I mean, it's just, it's a masterpiece in that genre. But But he he was a character, he had a character arc. James Bond never had a character arc before. Like, you know, Sean Connery, his car, you know, and Pierce Brosnan, they were the same dude, from the beginning to the end, they never really changed. They just kind of went along, not even the people around them changed. I mean, maybe some of the, the female toys that he used along the way, like the bond girls, which is so out of date, and but that for the time that it came out, it was it was it but you go back and thinking like this is not a message that kind of resonate. Now, if you just forget all about the message, just enjoy the ride, then I get it, it's a ride, and you're going along. So he's the good guy is going to stop the bad guy, but it's not really deep.

K.M. Weiland 32:03
Yeah, and I think that's fine to a point. But that's why I say there's no such thing as just a story is anything that you're bringing into your environment that is becoming a part of your own, you know, view of the world and your own reality that's changing you in some way or another, you know, whether you're it could, it could be conscious, it could be not. So I think that's a great example. I haven't seen those movies. So I'm not I can't directly comment on them. I've only seen the Daniel Craig ones. And but I think it's a great example of how mindless entertainment is never actually harmless entertainment. There's always something that is affecting your view of the world.

Alex Ferrari 32:43
You know, you're absolutely right, because like, like mindless video games and things like that people are like, because video games are stories, and we're telling a story with the video games, you're just performing the story yourself. But a lot of times those those stories and those kind of mindless movies or mindless shows, they there's something coming through it sometimes it's not good. And it does, it does have an effect on people, whether that be ultraviolence whether that be massage and whether it be you know, the Nazis you know, any of those kinds of things. It's as storytellers we have a very big responsibility. With especially if you're given the platform of and millions and millions of dollars to make a movie or show. We have a big responsibility. And the creators have a big responsibility to what I love what you've been saying this a couple times that deposit. What are you depositing into, you know, the statement you're making, you're depositing this into the world's narrative. Now, that's a very powerful statement. And I love that you said I might actually steal that. Because it's, it's true every time you you tell a story, you're depositing it into the library of the human experience that might live for a long time, I might just fall off to the into the wasteland. But it is extremely important that you know that you have that you have this responsibility. Would you agree?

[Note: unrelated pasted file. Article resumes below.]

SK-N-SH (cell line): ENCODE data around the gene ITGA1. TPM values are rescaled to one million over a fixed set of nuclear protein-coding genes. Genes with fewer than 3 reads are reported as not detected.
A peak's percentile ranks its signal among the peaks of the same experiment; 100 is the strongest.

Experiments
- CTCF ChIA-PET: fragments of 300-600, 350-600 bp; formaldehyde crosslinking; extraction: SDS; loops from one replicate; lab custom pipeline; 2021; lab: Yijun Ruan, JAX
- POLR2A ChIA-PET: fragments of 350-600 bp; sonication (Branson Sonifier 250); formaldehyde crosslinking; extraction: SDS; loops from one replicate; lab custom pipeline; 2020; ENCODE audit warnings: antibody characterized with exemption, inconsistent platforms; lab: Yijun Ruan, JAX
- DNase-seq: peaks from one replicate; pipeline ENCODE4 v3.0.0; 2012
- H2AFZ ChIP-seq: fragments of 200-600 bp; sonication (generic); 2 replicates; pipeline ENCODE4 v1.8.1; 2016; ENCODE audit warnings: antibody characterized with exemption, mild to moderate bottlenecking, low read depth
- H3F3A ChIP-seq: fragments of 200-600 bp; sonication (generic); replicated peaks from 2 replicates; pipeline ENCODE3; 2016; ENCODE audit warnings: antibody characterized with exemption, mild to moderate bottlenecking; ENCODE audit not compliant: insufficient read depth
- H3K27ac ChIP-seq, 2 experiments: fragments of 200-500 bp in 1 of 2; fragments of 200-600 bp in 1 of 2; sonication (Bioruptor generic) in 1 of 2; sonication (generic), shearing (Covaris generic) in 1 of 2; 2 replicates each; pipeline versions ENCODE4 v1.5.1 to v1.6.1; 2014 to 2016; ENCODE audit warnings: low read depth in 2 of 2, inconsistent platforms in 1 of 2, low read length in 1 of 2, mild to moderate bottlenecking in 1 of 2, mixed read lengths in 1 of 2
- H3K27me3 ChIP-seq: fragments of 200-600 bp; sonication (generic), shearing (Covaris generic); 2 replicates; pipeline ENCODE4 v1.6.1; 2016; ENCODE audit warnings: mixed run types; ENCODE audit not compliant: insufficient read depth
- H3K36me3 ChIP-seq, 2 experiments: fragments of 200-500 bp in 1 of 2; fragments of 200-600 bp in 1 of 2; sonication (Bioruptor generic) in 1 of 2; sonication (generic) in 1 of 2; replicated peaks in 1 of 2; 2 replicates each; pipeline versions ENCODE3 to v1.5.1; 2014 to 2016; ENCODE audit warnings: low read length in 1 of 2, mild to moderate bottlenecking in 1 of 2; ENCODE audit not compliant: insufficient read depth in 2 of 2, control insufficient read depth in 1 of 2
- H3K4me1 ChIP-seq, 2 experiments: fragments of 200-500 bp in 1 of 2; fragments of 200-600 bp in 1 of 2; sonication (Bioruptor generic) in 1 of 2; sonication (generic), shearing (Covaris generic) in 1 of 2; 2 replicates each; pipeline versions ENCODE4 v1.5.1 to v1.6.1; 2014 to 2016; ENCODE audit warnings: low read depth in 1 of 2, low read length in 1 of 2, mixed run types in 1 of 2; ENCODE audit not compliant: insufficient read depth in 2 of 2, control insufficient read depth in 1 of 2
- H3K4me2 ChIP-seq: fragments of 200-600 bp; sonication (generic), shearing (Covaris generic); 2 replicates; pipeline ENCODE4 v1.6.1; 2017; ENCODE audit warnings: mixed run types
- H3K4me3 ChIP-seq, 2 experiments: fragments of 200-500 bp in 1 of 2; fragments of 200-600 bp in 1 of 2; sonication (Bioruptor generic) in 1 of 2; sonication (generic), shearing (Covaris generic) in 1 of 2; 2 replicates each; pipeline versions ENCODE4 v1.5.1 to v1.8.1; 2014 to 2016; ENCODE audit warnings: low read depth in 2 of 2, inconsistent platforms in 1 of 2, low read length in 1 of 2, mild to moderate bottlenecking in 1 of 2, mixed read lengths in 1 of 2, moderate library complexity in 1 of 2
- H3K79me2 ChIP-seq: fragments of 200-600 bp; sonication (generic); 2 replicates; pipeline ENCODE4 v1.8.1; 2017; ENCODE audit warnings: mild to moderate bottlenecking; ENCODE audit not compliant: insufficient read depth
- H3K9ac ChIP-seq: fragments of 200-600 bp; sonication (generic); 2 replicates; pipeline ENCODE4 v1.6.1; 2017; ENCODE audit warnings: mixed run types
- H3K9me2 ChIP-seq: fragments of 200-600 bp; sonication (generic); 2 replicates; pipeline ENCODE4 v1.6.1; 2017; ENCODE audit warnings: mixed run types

K.M. Weiland 34:10
Yeah, totally. That's something I'm, I'm very happy you said that, actually. Because that's something I'm really passionate about. Just in that, I think there's so much entertainment is so available to us now. And it's so easy for people to create it. You know, we're and I think that's great. I mean, I think storytelling is a deeply important thing for anybody to do that. It's it's very powerful. Just on a personal level, never mind if you're actually able to, you know, share that with other people. But I think we are able to share what we're creating more and more easily with people around us. There's just so many platforms, and it's so easy, you know, in easy to you know, get out there and have an audience and most of us do it because it's fun. It's entertaining. It's fun, you know, and we just want to, we think we just want to entertain other people. And that's fine to a point. But I do think we have to truly recognize the responsibility of what we're doing. Stories are, it's one thing to say, this is my view of the world, I want you to believe it. It's another thing to write a story about it, particularly a relatively well crafted story, which ultimately is a subliminal message. You know, most people are not conscious of what they are of the truth that they're receiving, through stories. If the themes are really well done, nobody's saying them, but they're there and just the same, they're being proven, you know, through the reality of the story through the visuals, and the events. And I, I believe very strongly that it's deeply important for artists of all stripes, but particularly storytellers, in this context, to recognize that, you know, the power is yours to do what you will with, but be conscious of it. Because there is no such thing as just a story. Even if you're the only person who reads it, it's still affecting you. It's changing you. And insofar as it changes you, it's going to have a ripple effect that changes the world around you.